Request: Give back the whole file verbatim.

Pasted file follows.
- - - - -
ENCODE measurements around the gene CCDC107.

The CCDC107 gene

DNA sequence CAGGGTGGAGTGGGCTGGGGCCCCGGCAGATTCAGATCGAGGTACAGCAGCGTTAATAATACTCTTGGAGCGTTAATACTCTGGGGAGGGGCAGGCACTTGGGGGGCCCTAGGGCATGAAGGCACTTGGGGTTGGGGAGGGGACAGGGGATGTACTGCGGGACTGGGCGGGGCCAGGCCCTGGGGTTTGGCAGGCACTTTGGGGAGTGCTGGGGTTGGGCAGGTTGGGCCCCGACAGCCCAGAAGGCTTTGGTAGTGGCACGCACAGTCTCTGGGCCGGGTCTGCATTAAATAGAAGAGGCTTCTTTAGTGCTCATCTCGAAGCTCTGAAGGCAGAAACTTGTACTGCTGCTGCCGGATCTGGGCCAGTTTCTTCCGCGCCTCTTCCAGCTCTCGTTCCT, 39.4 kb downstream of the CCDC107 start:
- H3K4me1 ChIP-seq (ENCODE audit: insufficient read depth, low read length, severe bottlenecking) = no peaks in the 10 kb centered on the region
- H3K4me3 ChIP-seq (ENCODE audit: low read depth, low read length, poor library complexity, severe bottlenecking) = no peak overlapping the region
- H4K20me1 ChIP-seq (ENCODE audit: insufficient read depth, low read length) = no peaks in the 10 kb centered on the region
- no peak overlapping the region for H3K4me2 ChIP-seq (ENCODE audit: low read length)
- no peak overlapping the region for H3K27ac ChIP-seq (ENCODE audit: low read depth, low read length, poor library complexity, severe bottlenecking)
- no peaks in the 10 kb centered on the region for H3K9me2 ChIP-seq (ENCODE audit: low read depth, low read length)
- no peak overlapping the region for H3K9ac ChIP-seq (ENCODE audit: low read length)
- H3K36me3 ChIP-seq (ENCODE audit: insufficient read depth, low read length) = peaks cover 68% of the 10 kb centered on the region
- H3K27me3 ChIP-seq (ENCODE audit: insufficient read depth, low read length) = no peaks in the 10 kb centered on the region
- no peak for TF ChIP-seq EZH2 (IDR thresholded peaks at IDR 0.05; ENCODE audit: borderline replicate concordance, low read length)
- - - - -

ENCODE measurements around the gene CCDC107.

The CCDC107 gene

DNA sequence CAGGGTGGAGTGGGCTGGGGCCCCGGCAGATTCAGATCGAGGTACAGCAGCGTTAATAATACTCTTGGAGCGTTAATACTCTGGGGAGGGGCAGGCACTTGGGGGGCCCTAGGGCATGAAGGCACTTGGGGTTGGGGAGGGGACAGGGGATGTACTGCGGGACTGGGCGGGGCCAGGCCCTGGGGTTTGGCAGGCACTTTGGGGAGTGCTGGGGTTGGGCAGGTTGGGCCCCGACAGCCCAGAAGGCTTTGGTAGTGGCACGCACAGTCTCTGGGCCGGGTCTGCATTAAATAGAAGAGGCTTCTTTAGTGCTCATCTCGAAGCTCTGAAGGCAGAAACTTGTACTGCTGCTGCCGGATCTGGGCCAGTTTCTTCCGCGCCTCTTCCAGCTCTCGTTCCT, 39.4 kb downstream of the CCDC107 start:
- H3K4me1 ChIP-seq (ENCODE audit: insufficient read depth, low read length, severe bottlenecking) = no peaks in the 10 kb centered on the region
- H3K4me3 ChIP-seq (ENCODE audit: low read depth, low read length, poor library complexity, severe bottlenecking) = no peak overlapping the region
- H4K20me1 ChIP-seq (ENCODE audit: insufficient read depth, low read length) = no peaks in the 10 kb centered on the region
- no peak overlapping the region for H3K4me2 ChIP-seq (ENCODE audit: low read length)
- no peak overlapping the region for H3K27ac ChIP-seq (ENCODE audit: low read depth, low read length, poor library complexity, severe bottlenecking)
- no peaks in the 10 kb centered on the region for H3K9me2 ChIP-seq (ENCODE audit: low read depth, low read length)
- no peak overlapping the region for H3K9ac ChIP-seq (ENCODE audit: low read length)
- H3K36me3 ChIP-seq (ENCODE audit: insufficient read depth, low read length) = peaks cover 68% of the 10 kb centered on the region
- H3K27me3 ChIP-seq (ENCODE audit: insufficient read depth, low read length) = no peaks in the 10 kb centered on the region
- no peak for TF ChIP-seq EZH2 (IDR thresholded peaks at IDR 0.05; ENCODE audit: borderline replicate concordance, low read length)